When I was in elementary school, I was told that mammals and reptiles could easily be told apart by their teeth. Mammals had a full, enamel-covered toolkit in their mouths—incisors, canines, premolars, and molars suited to different tasks—while reptiles had only one kind of tooth. The dental differences were presented as one of the ways in which mammals were superior to reptiles, but like a number of other things I was taught in grade school, this wasn't quite right.
Not all mammals have differentiated sets of teeth. Dolphins, for example, have jaws full of nearly identical, conical teeth. Among reptiles, on the other hand, multiple species have been found with a variety of tooth shapes in their jaws. Pakasuchus, an extinct cousin of modern crocodiles found in the 105-million-year-old rock of Tanzania, had three different types of teeth in its jaws, and even the mighty Tyrannosaurus and Albertosaurus possessed differentiated teeth. What this meant for how the tyrant dinosaurs ate was addressed in a Canadian Journal of Earth Sciences paper by Miriam Reichel last year.
Although the teeth of Albertosaurus and Tyrannosaurus may seem to be all the same, these dinosaurs actually had three different tooth classes. The teeth at the front of the jaw are small and closely packed; those in the middle of the jaw are exceptionally long and curved and those at the back of the jaw are smaller and only slightly recurved. (The differences between the teeth can perhaps best be seen in the skull of the juvenile Tyrannosaurus "Jane".) What Reichel wanted to know was how these various teeth functioned, and so she created computerized, 3-D models of Albertosaurus and Tyrannosaurus teeth to test how they would have held up to the stresses and strains created by biting.
As might be expected for large predators, the teeth of both tyrant dinosaurs were suited to different tasks. The small and stout front teeth were likely used for pulling large pieces of meat from carcasses, the much larger teeth in the middle of the jaw were adapted to coping with the stresses of struggling prey, and the teeth at the rear of the jaw were positioned to deliver heavy, crushing forces in an arrangement Reichel likened to a clamp.
There was one notable way in which Albertosaurus and Tyrannosaurus differed, though. Albertosaurus had a matching set of upper and lower teeth—their functions were consistent from front-to-back along the jaw—but in Tyrannosaurus the patterns of the upper and lower teeth differed. Specifically, the teeth at the front of the lower jaw in Tyrannosaurus were not adapted to pulling off chunks of flesh, but were instead suited to withstanding forces associated with capturing prey. Perhaps, Reichel suggests, this is because Tyrannosaurus had a slight overbite in which the teeth at the front of the lower jaw were closest to the large, prey-capturing teeth near the middle of the upper jaw, meaning that they changed in function to compensate for the alteration in jaw position.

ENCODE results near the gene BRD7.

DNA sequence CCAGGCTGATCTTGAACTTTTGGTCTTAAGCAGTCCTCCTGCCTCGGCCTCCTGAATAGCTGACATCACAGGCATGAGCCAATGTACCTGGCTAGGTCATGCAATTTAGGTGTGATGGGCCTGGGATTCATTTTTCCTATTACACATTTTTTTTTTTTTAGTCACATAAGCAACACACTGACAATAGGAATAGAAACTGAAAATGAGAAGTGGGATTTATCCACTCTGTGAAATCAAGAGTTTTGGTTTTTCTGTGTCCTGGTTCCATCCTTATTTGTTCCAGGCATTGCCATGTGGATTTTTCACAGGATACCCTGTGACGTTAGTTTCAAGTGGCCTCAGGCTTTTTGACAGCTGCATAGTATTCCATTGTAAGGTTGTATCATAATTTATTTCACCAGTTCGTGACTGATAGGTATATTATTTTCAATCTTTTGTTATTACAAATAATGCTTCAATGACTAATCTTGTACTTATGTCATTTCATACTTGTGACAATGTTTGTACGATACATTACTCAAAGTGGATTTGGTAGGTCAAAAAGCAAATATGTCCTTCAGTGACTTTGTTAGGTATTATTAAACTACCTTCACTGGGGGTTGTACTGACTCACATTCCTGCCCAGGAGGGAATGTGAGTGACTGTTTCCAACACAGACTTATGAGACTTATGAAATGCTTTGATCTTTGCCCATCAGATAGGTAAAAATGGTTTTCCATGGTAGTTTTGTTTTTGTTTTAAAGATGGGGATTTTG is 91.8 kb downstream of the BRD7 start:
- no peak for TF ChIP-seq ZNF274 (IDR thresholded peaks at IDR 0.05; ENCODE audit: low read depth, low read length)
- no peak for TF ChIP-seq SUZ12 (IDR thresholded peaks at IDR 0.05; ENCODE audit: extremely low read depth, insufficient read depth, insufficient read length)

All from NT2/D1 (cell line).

Lacking live tyrannosaurs to study, paleontologists will surely continue to find ways to model the bites of these famous dinosaurs. It is not an easy task. Teeth, bones, muscles, ligaments, and other aspects of the living animal must all be accounted for and combined to create a picture of the entire dinosaur. We do not have a fully comprehensive understanding of tyrannosaur bites just yet, but the more we discover about their jaws, they more terrifying the tyrants become.
Reichel, M. (2010). The heterodonty of Albertosaurus sarcophagus and Tyrannosaurus rex: biomechanical implications inferred through 3-D models Canadian Journal of Earth Sciences, 47 (9), 1253-1261 DOI: 10.1139/E10-063
SMITH, J. (2005). HETERODONTY IN TYRANNOSAURUS REX: IMPLICATIONS FOR THE TAXONOMIC AND SYSTEMATIC UTILITY OF THEROPOD DENTITIONS Journal of Vertebrate Paleontology, 25 (4), 865-887 DOI: 10.1671/0272-4634(2005)0252.0.CO;2